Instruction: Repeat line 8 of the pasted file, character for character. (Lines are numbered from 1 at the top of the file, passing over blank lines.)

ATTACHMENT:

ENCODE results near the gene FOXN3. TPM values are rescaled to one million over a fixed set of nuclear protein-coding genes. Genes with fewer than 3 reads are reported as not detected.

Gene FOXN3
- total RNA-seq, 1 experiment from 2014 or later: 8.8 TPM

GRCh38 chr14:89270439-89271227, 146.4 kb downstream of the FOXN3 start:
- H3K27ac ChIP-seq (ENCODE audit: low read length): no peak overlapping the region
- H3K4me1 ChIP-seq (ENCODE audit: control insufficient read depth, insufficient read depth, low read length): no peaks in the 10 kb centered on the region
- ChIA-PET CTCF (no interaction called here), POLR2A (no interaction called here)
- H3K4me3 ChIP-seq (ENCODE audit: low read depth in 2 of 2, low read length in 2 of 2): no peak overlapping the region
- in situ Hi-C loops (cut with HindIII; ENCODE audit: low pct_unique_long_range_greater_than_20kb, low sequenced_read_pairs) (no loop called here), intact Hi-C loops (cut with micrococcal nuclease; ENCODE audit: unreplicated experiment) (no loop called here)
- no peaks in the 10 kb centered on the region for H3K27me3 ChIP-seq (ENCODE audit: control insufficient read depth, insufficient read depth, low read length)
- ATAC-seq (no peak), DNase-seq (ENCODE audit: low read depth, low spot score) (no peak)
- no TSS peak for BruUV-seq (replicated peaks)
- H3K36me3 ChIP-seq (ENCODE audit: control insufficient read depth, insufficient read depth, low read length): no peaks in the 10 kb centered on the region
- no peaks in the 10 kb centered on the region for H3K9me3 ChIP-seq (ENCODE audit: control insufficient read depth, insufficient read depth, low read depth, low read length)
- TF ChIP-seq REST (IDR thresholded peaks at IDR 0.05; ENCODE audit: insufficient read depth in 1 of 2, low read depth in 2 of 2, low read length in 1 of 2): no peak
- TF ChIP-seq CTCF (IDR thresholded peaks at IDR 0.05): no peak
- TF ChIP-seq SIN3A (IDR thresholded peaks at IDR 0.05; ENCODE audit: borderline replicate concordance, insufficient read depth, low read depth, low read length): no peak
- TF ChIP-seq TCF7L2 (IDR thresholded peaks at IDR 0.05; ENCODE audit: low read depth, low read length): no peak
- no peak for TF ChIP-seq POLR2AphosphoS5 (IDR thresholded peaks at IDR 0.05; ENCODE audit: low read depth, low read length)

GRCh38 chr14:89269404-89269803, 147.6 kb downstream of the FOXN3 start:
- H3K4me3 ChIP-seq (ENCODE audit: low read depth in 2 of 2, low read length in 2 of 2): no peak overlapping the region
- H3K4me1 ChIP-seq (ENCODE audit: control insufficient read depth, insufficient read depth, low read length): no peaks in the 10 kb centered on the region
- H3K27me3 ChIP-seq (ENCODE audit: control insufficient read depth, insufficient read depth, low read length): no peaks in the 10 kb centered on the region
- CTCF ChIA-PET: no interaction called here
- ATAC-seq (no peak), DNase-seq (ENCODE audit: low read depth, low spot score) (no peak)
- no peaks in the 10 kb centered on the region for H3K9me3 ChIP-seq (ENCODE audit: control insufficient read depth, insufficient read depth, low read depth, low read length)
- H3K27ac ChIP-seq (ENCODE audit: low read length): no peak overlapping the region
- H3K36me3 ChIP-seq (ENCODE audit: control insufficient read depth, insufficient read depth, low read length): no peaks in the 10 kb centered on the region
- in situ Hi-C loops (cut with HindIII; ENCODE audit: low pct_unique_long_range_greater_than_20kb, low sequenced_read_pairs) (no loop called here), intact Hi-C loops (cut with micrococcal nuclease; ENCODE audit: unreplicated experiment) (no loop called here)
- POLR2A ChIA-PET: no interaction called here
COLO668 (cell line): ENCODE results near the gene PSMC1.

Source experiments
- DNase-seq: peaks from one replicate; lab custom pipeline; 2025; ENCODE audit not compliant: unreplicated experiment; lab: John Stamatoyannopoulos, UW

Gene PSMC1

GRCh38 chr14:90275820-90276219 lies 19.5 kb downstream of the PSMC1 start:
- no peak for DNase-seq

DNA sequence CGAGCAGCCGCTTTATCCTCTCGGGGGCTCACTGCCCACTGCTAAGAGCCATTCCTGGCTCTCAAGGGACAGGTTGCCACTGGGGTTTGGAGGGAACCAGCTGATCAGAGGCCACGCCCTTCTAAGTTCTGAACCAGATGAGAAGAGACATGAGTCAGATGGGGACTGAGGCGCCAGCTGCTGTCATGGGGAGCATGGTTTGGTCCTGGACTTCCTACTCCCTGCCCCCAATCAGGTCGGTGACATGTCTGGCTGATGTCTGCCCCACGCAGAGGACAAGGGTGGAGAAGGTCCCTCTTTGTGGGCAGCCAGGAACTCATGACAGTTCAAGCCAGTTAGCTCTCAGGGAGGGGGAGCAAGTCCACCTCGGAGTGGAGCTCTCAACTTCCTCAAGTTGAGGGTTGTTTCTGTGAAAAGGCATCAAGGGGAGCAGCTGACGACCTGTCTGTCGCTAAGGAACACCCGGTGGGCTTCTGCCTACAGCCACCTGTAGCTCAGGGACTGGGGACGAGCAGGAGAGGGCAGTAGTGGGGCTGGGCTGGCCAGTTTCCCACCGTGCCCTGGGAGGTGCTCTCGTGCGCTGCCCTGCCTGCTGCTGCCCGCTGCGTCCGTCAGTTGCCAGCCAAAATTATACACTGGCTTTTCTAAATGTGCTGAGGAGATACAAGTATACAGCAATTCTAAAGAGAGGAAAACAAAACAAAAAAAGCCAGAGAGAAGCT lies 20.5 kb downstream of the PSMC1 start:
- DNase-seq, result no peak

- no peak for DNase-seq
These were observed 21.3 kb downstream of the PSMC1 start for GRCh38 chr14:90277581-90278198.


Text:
- H3K4me3 ChIP-seq (ENCODE audit: low read depth in 2 of 2, low read length in 2 of 2): no peak overlapping the region